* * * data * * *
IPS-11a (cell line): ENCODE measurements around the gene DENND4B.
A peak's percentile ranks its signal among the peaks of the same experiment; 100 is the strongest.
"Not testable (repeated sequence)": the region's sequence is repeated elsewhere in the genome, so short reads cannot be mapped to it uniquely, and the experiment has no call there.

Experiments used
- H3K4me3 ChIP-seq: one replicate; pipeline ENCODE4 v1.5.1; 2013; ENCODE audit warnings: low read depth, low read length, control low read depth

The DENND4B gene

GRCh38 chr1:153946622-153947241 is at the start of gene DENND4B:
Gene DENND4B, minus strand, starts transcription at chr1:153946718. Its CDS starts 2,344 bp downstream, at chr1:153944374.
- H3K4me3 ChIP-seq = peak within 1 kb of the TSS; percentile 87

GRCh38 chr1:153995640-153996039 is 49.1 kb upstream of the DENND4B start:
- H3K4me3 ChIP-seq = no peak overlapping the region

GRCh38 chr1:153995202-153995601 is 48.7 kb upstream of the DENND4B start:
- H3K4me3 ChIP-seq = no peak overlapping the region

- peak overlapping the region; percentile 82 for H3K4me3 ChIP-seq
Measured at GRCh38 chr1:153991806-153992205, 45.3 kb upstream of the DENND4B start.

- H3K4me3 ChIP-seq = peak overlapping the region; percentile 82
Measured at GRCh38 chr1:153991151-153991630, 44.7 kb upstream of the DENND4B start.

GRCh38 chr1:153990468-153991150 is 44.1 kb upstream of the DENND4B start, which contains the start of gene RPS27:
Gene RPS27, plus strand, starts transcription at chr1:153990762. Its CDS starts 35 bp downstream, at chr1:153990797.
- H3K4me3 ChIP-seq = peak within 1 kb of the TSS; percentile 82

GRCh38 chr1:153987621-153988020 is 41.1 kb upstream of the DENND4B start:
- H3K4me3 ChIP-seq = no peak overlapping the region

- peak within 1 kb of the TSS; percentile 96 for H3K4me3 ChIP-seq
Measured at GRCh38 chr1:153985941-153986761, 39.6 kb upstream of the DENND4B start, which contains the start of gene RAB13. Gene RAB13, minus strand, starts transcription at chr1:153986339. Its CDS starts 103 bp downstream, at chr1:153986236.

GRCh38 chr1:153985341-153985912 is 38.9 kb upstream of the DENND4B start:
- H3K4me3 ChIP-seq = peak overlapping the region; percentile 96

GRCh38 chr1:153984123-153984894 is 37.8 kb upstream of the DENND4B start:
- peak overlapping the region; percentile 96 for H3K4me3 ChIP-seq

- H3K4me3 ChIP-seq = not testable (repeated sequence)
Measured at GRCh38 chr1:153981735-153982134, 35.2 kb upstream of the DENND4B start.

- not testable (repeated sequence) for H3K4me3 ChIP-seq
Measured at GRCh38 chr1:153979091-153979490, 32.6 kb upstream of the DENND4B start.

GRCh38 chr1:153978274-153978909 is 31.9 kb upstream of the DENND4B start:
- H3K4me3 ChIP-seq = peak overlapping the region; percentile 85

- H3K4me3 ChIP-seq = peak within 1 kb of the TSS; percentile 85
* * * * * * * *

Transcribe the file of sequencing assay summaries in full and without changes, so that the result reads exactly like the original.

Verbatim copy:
IPS-11a (cell line): ENCODE measurements around the gene DENND4B.
A peak's percentile ranks its signal among the peaks of the same experiment; 100 is the strongest.
"Not testable (repeated sequence)": the region's sequence is repeated elsewhere in the genome, so short reads cannot be mapped to it uniquely, and the experiment has no call there.

Experiments used
- H3K4me3 ChIP-seq: one replicate; pipeline ENCODE4 v1.5.1; 2013; ENCODE audit warnings: low read depth, low read length, control low read depth

The DENND4B gene

GRCh38 chr1:153946622-153947241 is at the start of gene DENND4B:
Gene DENND4B, minus strand, starts transcription at chr1:153946718. Its CDS starts 2,344 bp downstream, at chr1:153944374.
- H3K4me3 ChIP-seq = peak within 1 kb of the TSS; percentile 87

GRCh38 chr1:153995640-153996039 is 49.1 kb upstream of the DENND4B start:
- H3K4me3 ChIP-seq = no peak overlapping the region

GRCh38 chr1:153995202-153995601 is 48.7 kb upstream of the DENND4B start:
- H3K4me3 ChIP-seq = no peak overlapping the region

- peak overlapping the region; percentile 82 for H3K4me3 ChIP-seq
Measured at GRCh38 chr1:153991806-153992205, 45.3 kb upstream of the DENND4B start.

- H3K4me3 ChIP-seq = peak overlapping the region; percentile 82
Measured at GRCh38 chr1:153991151-153991630, 44.7 kb upstream of the DENND4B start.

GRCh38 chr1:153990468-153991150 is 44.1 kb upstream of the DENND4B start, which contains the start of gene RPS27:
Gene RPS27, plus strand, starts transcription at chr1:153990762. Its CDS starts 35 bp downstream, at chr1:153990797.
- H3K4me3 ChIP-seq = peak within 1 kb of the TSS; percentile 82

GRCh38 chr1:153987621-153988020 is 41.1 kb upstream of the DENND4B start:
- H3K4me3 ChIP-seq = no peak overlapping the region

- peak within 1 kb of the TSS; percentile 96 for H3K4me3 ChIP-seq
Measured at GRCh38 chr1:153985941-153986761, 39.6 kb upstream of the DENND4B start, which contains the start of gene RAB13. Gene RAB13, minus strand, starts transcription at chr1:153986339. Its CDS starts 103 bp downstream, at chr1:153986236.

GRCh38 chr1:153985341-153985912 is 38.9 kb upstream of the DENND4B start:
- H3K4me3 ChIP-seq = peak overlapping the region; percentile 96

GRCh38 chr1:153984123-153984894 is 37.8 kb upstream of the DENND4B start:
- peak overlapping the region; percentile 96 for H3K4me3 ChIP-seq

- H3K4me3 ChIP-seq = not testable (repeated sequence)
Measured at GRCh38 chr1:153981735-153982134, 35.2 kb upstream of the DENND4B start.

- not testable (repeated sequence) for H3K4me3 ChIP-seq
Measured at GRCh38 chr1:153979091-153979490, 32.6 kb upstream of the DENND4B start.

GRCh38 chr1:153978274-153978909 is 31.9 kb upstream of the DENND4B start:
- H3K4me3 ChIP-seq = peak overlapping the region; percentile 85

- H3K4me3 ChIP-seq = peak within 1 kb of the TSS; percentile 85